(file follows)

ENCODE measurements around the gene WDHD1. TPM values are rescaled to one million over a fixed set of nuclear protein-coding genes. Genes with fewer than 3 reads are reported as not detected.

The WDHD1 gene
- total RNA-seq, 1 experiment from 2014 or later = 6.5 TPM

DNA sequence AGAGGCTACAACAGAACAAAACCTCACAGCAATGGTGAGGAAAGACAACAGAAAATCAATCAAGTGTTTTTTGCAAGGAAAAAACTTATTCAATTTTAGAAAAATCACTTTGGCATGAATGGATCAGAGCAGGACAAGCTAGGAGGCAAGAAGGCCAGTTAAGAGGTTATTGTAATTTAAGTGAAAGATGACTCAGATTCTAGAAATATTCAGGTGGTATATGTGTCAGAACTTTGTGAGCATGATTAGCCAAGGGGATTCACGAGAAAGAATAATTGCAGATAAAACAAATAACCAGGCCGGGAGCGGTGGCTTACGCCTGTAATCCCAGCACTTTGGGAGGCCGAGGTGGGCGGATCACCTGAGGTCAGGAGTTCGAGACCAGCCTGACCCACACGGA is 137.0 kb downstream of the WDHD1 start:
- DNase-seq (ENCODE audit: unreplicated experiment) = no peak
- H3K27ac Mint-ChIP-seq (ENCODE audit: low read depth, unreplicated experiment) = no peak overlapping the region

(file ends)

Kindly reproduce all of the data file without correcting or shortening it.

ENCODE measurements around the gene WDHD1. TPM values are rescaled to one million over a fixed set of nuclear protein-coding genes. Genes with fewer than 3 reads are reported as not detected.

The WDHD1 gene
- total RNA-seq, 1 experiment from 2014 or later = 6.5 TPM

DNA sequence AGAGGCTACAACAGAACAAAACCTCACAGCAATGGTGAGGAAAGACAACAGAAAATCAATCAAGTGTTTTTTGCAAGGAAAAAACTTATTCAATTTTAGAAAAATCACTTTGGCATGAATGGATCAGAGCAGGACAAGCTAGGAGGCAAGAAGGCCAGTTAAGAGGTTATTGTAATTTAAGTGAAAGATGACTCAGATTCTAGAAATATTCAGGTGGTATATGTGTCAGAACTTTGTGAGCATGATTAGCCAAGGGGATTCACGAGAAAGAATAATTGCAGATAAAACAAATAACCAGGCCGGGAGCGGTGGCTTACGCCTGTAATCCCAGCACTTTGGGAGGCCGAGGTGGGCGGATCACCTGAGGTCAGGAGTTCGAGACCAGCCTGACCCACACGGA is 137.0 kb downstream of the WDHD1 start:
- DNase-seq (ENCODE audit: unreplicated experiment) = no peak
- H3K27ac Mint-ChIP-seq (ENCODE audit: low read depth, unreplicated experiment) = no peak overlapping the region